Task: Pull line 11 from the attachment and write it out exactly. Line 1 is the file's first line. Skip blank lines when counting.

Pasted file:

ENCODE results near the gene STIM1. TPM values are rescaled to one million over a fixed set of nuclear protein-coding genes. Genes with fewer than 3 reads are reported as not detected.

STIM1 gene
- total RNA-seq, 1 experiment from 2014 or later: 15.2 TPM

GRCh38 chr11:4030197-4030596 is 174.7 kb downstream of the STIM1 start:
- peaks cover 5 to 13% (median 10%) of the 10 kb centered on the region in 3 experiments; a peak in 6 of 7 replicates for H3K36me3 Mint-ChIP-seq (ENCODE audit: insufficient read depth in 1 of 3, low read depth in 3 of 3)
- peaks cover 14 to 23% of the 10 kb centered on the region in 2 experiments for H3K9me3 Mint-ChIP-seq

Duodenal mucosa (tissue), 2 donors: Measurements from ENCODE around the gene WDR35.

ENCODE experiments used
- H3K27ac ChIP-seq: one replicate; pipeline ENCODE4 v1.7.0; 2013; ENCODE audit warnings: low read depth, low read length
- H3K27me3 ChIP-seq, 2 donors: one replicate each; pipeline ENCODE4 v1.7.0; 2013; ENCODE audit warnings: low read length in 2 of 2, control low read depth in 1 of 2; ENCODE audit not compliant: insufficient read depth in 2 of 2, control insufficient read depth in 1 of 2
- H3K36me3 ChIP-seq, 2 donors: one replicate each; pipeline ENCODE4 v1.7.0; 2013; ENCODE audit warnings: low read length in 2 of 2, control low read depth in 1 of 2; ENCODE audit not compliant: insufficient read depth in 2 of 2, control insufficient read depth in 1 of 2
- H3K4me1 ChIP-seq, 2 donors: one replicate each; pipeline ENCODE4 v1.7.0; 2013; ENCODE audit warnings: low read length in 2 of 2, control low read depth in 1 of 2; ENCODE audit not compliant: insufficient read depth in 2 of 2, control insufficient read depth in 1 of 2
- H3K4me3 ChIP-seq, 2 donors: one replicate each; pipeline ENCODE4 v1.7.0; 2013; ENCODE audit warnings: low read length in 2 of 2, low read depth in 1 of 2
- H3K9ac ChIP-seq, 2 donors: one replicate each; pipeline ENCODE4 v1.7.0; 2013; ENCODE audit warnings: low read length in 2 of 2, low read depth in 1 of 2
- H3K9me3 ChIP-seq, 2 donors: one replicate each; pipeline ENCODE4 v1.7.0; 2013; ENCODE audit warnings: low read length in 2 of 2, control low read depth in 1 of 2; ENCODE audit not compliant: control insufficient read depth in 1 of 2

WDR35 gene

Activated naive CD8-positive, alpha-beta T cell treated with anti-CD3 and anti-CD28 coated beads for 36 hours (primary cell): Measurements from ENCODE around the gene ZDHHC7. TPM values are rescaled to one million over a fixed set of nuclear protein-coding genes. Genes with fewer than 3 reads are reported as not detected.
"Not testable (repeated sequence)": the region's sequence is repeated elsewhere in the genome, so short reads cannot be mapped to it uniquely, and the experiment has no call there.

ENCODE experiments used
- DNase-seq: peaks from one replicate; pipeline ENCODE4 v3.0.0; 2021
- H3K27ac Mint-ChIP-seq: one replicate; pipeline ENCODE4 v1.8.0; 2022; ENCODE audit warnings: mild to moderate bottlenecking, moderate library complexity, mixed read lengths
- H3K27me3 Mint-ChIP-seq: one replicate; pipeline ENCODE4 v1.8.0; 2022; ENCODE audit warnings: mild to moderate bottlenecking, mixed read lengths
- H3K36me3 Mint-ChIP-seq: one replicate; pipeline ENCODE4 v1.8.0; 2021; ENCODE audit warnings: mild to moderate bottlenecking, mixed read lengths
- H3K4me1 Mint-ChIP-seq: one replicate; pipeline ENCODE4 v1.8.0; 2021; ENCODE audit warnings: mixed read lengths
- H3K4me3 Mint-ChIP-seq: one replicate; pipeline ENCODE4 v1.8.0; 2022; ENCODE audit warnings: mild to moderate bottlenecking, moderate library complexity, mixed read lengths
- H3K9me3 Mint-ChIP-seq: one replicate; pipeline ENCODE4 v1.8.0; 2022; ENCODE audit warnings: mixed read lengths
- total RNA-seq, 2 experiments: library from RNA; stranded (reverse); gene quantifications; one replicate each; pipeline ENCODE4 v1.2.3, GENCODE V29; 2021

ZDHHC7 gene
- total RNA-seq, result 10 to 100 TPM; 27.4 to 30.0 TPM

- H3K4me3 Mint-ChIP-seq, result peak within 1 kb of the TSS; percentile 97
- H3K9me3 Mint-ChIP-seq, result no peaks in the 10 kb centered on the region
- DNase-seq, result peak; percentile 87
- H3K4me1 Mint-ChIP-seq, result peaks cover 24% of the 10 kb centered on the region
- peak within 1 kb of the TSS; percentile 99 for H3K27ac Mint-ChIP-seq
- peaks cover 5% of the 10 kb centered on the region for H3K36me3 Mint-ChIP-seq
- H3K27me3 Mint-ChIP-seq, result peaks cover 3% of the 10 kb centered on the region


- H3K36me3 ChIP-seq, 2 donors: one replicate each; pipeline ENCODE4 v1.7.0; 2013; ENCODE audit warnings: low read length in 2 of 2, control low read depth in 1 of 2; ENCODE audit not compliant: insufficient read depth in 2 of 2, control insufficient read depth in 1 of 2